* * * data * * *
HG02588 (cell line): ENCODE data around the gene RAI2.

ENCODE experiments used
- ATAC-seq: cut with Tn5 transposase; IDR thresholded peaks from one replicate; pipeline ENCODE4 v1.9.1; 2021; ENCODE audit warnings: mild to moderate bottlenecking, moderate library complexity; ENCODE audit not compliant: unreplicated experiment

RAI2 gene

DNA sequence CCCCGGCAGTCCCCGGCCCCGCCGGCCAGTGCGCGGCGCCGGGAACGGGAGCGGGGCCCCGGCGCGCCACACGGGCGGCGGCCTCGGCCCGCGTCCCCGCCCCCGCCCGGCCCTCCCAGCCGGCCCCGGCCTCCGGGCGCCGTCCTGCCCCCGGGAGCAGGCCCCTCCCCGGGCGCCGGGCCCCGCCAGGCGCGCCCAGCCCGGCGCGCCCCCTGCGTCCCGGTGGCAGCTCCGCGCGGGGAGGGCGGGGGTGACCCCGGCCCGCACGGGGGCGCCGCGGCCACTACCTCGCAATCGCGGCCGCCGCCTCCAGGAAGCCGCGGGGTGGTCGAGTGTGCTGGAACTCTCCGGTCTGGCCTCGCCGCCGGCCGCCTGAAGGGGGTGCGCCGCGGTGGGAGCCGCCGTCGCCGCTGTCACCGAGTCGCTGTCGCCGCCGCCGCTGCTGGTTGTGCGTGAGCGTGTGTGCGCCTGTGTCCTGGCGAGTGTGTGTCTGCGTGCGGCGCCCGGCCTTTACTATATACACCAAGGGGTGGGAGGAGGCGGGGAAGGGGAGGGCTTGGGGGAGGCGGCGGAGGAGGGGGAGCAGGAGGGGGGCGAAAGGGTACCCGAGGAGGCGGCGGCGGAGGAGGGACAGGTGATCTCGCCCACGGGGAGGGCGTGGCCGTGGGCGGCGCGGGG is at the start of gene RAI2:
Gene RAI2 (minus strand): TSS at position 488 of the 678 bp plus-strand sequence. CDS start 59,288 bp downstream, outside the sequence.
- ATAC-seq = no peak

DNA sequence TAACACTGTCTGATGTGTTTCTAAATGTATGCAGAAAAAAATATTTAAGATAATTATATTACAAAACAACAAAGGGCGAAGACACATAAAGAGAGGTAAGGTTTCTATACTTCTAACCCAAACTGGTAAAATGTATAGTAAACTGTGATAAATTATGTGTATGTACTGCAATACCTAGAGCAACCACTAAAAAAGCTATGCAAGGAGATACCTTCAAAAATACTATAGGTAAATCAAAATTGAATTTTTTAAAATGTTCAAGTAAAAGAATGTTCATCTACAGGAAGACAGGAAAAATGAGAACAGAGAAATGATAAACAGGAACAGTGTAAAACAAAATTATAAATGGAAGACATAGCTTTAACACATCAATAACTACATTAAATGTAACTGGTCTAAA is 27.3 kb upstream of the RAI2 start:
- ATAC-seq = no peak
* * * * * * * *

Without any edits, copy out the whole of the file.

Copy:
HG02588 (cell line): ENCODE data around the gene RAI2.

ENCODE experiments used
- ATAC-seq: cut with Tn5 transposase; IDR thresholded peaks from one replicate; pipeline ENCODE4 v1.9.1; 2021; ENCODE audit warnings: mild to moderate bottlenecking, moderate library complexity; ENCODE audit not compliant: unreplicated experiment

RAI2 gene

DNA sequence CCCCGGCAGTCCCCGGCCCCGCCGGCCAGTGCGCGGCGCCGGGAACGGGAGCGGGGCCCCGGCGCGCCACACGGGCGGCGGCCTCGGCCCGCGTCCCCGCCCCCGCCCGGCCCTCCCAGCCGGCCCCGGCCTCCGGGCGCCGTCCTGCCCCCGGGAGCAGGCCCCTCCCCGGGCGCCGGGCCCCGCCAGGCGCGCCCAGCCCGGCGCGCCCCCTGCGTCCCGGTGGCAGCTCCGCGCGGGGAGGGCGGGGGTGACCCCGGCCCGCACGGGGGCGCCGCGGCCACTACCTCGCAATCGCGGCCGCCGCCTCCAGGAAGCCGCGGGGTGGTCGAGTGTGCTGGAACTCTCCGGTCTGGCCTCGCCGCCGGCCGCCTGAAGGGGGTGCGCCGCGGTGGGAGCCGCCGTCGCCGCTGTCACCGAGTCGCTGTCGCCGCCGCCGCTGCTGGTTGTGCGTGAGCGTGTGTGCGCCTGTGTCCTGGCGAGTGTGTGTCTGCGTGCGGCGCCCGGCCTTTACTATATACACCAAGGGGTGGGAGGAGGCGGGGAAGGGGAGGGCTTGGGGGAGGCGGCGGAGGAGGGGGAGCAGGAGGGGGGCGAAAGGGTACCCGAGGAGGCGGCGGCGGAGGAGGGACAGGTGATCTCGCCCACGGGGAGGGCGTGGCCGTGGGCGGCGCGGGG is at the start of gene RAI2:
Gene RAI2 (minus strand): TSS at position 488 of the 678 bp plus-strand sequence. CDS start 59,288 bp downstream, outside the sequence.
- ATAC-seq = no peak

DNA sequence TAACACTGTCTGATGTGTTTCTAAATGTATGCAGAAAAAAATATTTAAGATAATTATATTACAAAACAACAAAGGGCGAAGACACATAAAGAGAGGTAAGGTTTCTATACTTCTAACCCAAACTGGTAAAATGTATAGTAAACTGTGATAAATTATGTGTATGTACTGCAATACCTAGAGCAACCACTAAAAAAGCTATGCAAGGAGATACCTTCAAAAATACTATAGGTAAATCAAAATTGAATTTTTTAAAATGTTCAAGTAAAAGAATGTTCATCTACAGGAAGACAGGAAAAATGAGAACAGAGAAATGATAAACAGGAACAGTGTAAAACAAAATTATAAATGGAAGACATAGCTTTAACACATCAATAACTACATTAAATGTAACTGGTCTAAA is 27.3 kb upstream of the RAI2 start:
- ATAC-seq = no peak